In 2000, an election in a supposedly democratic country was plagued by allegations of fraud—and I'm not talking about Gore versus Dubya. Jean-Bertrand Aristide, the twice-deposed leader of war-torn Haiti, and his Fanmi Lavalas party were accused of impropriety. But according to this unabashedly leftist documentary, Aristide's ouster was the direct result of disinformation spread by oppositional forces in a plot to prevent Haiti from becoming a popular democracy.
The appalling situation in Haiti has been hundreds of years in the making. Director Nicolas Rossier summarizes the country's sordid history—which includes slavery, extortion and exploitation—and then includes a number of talking heads who address its current plight. Although Rossier is careful to present both sides, it's clear he's an Aristide advocate. Actor and UNICEF Goodwill Ambassador Danny Glover, ubiquitous scholar Noam Chomsky and Aristide's attorney Ira Kurzban champion the exiled president and point fingers at the international community. Kurzban, a particularly heated interviewee, tirelessly rants against America's complicity. The Aristide haters, including Roger F. Noriega, Bush's assistant secretary of state for Western Hemisphere affairs, are not nearly as convincing.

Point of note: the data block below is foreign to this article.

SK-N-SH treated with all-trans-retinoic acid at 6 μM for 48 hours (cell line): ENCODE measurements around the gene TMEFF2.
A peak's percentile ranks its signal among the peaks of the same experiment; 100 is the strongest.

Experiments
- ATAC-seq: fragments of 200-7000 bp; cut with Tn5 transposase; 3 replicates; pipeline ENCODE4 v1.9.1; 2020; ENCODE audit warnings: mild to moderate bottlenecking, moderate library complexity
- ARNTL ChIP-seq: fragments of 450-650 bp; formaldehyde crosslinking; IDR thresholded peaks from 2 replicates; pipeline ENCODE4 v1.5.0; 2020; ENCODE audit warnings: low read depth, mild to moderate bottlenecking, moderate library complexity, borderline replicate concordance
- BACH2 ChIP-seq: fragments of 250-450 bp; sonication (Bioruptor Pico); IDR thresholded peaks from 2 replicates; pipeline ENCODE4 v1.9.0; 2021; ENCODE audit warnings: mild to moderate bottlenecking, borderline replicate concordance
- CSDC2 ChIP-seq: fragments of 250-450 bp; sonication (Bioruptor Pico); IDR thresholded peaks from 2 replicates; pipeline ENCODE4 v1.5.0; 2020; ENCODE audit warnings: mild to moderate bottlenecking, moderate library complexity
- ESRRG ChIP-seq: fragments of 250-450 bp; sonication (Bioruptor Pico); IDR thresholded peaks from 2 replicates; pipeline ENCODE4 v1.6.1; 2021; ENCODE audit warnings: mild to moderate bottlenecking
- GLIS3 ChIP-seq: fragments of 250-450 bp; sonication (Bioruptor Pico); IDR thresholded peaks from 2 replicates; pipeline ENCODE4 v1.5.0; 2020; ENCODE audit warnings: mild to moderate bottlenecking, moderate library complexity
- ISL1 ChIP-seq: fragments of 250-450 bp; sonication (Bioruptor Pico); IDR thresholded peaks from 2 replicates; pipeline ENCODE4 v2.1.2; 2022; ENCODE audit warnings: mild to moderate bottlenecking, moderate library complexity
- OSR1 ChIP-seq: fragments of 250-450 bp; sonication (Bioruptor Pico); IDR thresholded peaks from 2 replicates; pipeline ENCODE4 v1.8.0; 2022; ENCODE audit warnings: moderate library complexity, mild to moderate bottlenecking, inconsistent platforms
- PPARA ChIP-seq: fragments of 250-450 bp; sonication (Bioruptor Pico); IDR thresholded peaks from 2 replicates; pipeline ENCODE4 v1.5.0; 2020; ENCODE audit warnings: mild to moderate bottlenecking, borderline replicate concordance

But by far the most compelling voices are those of the impoverished Haitian people; unfortunately, they're only heard briefly at the end. While the film's real-life twists and turns are difficult to follow, the human desperation it depicts is all too easy to grasp. (Opens Fri; Pioneer.)